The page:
|Publication number||US3883737 A|
|Publication date||May 13, 1975|
|Filing date||Jul 20, 1973|
|Priority date||Jul 1, 1971|
|Publication number||US 3883737 A, US 3883737A, US-A-3883737, US3883737 A, US3883737A|
|Inventors||Fryer Paul Raymond, Throssell Walter Robert|
|Original Assignee||Int Computers Ltd|
|Export Citation||BiBTeX, EndNote, RefMan|
|Patent Citations (2), Referenced by (10), Classifications (15)|
|External Links: USPTO, USPTO Assignment, Espacenet|
H. 7 f U! [111 3,883,737 Thr 1 May 13, 1975 CIRCUITS FOR THE GENERATION or CLOCK PULSES FOR USE WITH A  ABSTRACT SCANNING DEVICE Apparatus for assessing the quality of printed charac-  Inventors: Walter Robert Throssell, Hitchin; ters on a record has a document support arranged be- Paul Raymond Fryer, Stevenage. neath a scanning head. The scanning head has a lens both of England arranged to oscillate in a direction parallel to the vertical axis of characters printed on the document. The lens is arranged to focus a character to be evaluated on to a set of photoelectric strips arranged side-by- [22 Filed: July 20,1973 side in a direction perpendicular to the oscillatory pp NO 380 955 movement of the lens, so that a character image is scanned in vertical strips. The lens moving arrange-  Assignee: International Computers Limited,
London, England Related US. Application Data ment also has a timing pulse generator so that the 3 cOminumiomimpart f Sen 2 9 J 20, character scan is broken into notional zones which, in 1972. abandoned. which is a continuation-in-part of conjunction with the orientation of the photoelectric Ser. No. 190,729, Oct. 20, I971 abandoned. strips enables a matrix representation of the recorded character to be generated.  Foreign Application Priomy Data The separate output signals from the photoelectric 1971 United Kingdom 30849/71 strips are passed to shifting registers whose stages are NOVA 1971 United Kingdom 54691/71 connected to a storage matrix capable of selecting an idealised character form to be compared with the l 340/1463 scanned character. The comparison is carried out over 350/6 a number of scanning cycles while the position of the Int. Cl. t r document arrying the haracter is changed and an Field 0f Search 340/1463 146-3 indication is provided of the least deviation of the 235/61-1l 250/233, 235 scanned character from the idealised character form during the change.
 References cued The clock pulse generator is arranged so that UNITED STATES PATENTS non-linear clock pulses are generated from a harmonic 3,199,079 8/1965 Kuhne /1463 F .scan. Signals from a velocity transducer are utilized to 3,437,394 4/l969 Hatcher et a1 350/6 drive a voltage ontrolled pulse generator whose output frequency is proportional to the input voltage. Primary Examiner-Joseph M. Thesz, .lr. Attorney, Agent, or Firm-Plane, Baxley & Spiecens Clalms, 3 Drawing Figures Z 29 20 l\ I so 2 10 5 6 7 I 4 l 111'" 4 T ".7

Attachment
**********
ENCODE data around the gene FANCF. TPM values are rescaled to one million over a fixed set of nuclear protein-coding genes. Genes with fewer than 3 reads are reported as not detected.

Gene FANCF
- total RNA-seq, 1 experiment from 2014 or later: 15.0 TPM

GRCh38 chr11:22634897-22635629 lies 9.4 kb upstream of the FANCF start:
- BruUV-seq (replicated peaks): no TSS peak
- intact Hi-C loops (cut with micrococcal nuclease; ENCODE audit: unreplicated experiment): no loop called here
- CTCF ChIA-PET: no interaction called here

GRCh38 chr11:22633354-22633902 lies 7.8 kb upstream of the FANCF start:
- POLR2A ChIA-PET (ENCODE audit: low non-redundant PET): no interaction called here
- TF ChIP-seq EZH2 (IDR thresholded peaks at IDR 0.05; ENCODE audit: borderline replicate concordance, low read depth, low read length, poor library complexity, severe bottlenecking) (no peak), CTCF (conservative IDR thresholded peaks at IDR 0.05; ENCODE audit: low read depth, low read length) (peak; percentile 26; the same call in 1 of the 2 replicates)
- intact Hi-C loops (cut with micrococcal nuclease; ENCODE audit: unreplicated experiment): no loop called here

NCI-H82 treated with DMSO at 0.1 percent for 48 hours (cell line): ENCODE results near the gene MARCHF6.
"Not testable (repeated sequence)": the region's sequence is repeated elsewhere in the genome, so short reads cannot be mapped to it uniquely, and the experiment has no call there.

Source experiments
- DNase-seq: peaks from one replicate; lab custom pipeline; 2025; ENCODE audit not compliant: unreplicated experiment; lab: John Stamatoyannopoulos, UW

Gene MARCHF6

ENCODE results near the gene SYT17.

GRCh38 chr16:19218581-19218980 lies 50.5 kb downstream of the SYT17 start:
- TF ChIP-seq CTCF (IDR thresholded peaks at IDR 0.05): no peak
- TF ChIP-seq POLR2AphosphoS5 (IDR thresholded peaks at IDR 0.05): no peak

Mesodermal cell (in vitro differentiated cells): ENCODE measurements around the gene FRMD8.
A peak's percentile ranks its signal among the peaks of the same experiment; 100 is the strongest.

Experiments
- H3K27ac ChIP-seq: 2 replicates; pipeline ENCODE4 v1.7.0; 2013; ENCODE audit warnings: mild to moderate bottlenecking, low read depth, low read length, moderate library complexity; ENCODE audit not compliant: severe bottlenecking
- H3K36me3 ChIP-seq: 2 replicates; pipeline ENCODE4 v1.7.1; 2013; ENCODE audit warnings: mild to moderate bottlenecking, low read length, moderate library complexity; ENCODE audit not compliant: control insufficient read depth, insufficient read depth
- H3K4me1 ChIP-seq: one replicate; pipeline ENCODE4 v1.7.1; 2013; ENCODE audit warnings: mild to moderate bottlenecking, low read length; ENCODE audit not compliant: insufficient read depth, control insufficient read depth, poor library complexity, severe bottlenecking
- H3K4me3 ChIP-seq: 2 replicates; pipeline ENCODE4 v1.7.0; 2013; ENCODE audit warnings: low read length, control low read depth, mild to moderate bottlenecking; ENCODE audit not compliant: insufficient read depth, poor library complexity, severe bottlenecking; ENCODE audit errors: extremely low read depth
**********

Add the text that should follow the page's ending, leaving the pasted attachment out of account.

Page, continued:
1e is 15 CIRCUITS FOR THE GENERATION OF CLOCK PULSES FOR USE WITH A SCANNING DEVICE BACKGROUND OF THE INVENTION The present invention is a continuation-in-part application based on our Ser. No. 2l9.468 filed Jan. 20. 1972 now abandoned which. in turn. is a continuationin-part application of our application Ser. No. l9().729 filed Oct. 20. l97l and also now abandoned.
FIELD OF THE INVENTION The present invention relates to apparatus for qualitatively assessing characters on a document and to circuits for the generatioirof clock pulses for use with such apparatus.
DESCRIPTION OF THE PRIOR ART It has previously been proposed to provide apparatus, for example data processing apparatus, in which input data is derived by sensing characters reorded on documents. In such apparatus, which may, for example, in clude optical character recognition devices, it is essential that recorded characters meet certain quality criteria in order that the characters may be unambiguously recognised by the character sensing arrangements. It is desirable. therefore, that means he provided for assessing the qualities possessed by recorded characters in order to determine whether such characters meet the appropriate criteria.
SUMMARY OF THE INVENTION According to one aspect of the present invention, scan control apparatus for generating timing pulses in eludes means arranged repeatedly to scan in sequence la succession of adjacent areas each of similar extent,-
'the scanning means moving during each repetition of E the scan at a non-uniform velocity; means for generatl ing a succession of timing pulses; means linking the timl ing pulse generating means to the scanning means to regulate the generation of timing signals to match the variations in velocity of the scanning means whereby each successive timing pulse is generated respectively as a corresponding one of said adjacent areas is scanned.